The situation in 54.1 is actually a perfect mirror image of 10.3. The soldier should be following, but tries to act as a great leader. The 'younger sister' is specifically the 'woman who follows' - but this younger sister may yet become the first wife.

(As for the hermit in 54.2, perhaps he's one of those Daoist sages who deliberately makes himself useless, avoiding political power. Or perhaps, as Field says, he's 'the man in the dark,' the imprisoned future King Wen - another one who starts at a disadvantage but wins in the end.)

And in real life?

I can think of a few of my own experiences with this reading that capture something about the line.

One was a reading about a broken molar - it had been filled badly, so it cracked, and then a great lump of enamel had fallen off, leaving exposed dentin. One week on, was it hardening, or was infection setting in? I asked what was happening with the tooth, and received 54.1. I 'set out to bring order' with my usual regimen; that was four years ago, and the tooth is still fine, provided I keep up the daily oil pulling.

Someone contacted me to ask for a full reading with weekly calls. I was happy to work for her, except that she was in Australia, so I'd have to start client work first thing in the morning, a time I'd normally have set aside for writing. Advice? 54.1. I reorganised things, read for her, and it went well. (I've had several readings describe the role of a diviner with Hexagram 54.)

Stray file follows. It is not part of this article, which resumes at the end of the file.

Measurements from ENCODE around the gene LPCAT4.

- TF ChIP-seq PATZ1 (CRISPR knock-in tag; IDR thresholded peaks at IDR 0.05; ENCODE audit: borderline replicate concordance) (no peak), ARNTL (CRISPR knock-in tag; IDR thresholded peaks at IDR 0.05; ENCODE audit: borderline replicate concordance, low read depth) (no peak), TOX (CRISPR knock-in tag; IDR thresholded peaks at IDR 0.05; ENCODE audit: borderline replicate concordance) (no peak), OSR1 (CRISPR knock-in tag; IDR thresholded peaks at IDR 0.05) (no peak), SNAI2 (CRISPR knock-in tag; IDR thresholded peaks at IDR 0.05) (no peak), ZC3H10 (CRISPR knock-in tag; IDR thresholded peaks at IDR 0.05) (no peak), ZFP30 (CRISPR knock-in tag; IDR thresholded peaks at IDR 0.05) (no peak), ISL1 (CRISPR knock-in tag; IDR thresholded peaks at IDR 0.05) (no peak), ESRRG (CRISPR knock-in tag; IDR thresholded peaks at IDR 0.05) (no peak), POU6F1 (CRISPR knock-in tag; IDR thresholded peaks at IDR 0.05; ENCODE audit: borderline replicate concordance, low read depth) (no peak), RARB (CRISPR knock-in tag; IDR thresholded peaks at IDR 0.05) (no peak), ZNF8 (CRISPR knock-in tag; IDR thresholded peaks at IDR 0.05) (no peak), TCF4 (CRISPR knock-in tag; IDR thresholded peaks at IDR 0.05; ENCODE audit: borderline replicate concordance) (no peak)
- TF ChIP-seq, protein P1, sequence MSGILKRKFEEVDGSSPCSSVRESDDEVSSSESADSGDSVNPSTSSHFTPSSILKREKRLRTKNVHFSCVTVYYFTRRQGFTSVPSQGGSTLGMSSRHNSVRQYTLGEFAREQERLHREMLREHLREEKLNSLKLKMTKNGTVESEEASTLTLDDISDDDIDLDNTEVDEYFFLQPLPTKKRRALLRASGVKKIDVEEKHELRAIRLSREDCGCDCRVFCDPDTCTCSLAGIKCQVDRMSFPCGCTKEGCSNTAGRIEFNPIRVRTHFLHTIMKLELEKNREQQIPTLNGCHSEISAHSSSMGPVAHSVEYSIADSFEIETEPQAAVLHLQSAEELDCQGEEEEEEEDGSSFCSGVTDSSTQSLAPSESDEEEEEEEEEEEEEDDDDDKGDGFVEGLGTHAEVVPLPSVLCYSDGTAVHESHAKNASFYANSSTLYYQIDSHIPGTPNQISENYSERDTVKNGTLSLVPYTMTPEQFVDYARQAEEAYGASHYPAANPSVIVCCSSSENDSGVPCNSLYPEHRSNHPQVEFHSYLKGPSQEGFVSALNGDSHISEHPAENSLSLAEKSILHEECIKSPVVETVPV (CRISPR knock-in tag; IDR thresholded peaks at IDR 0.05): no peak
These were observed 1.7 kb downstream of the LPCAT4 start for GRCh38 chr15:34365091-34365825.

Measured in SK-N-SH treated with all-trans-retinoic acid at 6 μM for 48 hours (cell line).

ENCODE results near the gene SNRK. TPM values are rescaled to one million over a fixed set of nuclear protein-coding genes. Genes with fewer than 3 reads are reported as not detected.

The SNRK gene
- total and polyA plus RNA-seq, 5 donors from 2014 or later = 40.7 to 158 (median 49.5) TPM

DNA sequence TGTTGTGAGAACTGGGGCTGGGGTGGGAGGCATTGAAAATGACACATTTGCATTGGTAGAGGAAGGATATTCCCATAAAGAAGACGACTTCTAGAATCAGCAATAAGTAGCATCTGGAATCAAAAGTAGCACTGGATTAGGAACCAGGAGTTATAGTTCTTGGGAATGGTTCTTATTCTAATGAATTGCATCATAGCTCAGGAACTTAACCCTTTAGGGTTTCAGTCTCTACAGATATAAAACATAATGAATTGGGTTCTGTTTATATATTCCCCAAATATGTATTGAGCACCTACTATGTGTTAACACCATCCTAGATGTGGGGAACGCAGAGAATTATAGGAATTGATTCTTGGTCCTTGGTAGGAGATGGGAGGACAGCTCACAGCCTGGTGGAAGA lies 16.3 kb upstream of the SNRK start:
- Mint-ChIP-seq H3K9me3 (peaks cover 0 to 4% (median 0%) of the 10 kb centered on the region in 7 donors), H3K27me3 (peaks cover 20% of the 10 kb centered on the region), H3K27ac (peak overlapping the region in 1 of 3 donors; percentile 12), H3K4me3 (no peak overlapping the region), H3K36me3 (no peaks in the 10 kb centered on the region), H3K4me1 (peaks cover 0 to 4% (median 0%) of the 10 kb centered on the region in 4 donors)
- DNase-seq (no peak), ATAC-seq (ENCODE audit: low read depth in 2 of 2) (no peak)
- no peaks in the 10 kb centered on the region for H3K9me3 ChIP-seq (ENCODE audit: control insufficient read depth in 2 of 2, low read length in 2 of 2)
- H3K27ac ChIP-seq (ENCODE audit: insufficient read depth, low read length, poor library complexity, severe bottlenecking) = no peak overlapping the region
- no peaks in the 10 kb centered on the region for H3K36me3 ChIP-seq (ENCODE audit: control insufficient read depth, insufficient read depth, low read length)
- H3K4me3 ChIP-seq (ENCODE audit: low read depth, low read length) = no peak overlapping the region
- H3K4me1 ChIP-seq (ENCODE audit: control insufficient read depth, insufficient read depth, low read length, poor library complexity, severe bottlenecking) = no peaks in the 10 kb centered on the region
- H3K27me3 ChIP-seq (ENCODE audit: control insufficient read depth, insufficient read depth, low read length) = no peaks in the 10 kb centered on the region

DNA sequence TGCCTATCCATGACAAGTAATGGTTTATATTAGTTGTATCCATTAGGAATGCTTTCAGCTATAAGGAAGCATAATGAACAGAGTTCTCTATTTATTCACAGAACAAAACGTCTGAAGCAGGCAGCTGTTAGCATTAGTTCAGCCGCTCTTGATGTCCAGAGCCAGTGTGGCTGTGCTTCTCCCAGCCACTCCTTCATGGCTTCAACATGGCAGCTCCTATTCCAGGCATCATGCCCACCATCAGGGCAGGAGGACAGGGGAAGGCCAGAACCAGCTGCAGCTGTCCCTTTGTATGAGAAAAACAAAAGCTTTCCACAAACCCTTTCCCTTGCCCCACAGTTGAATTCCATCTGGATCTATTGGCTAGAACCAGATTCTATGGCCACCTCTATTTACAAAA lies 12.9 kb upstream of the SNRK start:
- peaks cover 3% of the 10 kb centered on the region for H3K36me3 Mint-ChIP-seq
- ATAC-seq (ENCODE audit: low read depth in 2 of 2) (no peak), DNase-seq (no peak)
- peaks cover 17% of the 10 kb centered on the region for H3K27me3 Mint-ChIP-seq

And then there was the 54.1 reading about hiring a particular web designer. To clarify - not anyone I've worked with recently; this was long ago. I hired him despite this reading, which was not my best idea: onlineClarity came second to everything, and deadlines came and went while he ignored all my emails. In the end I tried emailing not to ask for a new date, but to set one unilaterally: I'd pay pro rata for whatever he'd completed by then. That got him moving - though there was still a lot of clear-up to do afterwards from things he'd messed up.

What do these three have in common? I was starting out at a disadvantage, handicapped in some way. The promised good fortune is going to take a lot of effort and probably sore feet; this line's situation isn't one you'd choose to get into, in an ideal world.

However - and this is where it differs from the general picture of Hexagram 54 - there is some power to be found or claimed here that you might not have imagined you had. In each of these readings, I seem to have had to break with my usual habits to access it: rewriting my mornings, or getting completely uncharacteristically assertive with the vanishing designer, or - horrors - giving up chocolate for a while. If little sister ties on her walking boots and limps out with determination, she can make this work.

I Ching Community discussion

About a snake

Pamela contributed a thoroughly unusual reading for episode 12 of the podcast...

She asked,

'What do I need to know about the snake?'

and Yi answered with Hexagram 8, Seeking Union, changing at lines 1, 3 and 5 to 36, Brightness Hiding:

changing to

Here's the snake in question (with thanks to Pamela for the photo):

- listen to the episode for the full story.

And here are three Chinese characters I mentioned during our conversation:

(Isn't that an interesting visual 'rhyme' between bi and yong?)

With its three moving lines, this reading's a bit longer than previous episodes. I hope you still enjoy it - let me know!

Too many readings?

This was going to be a simple post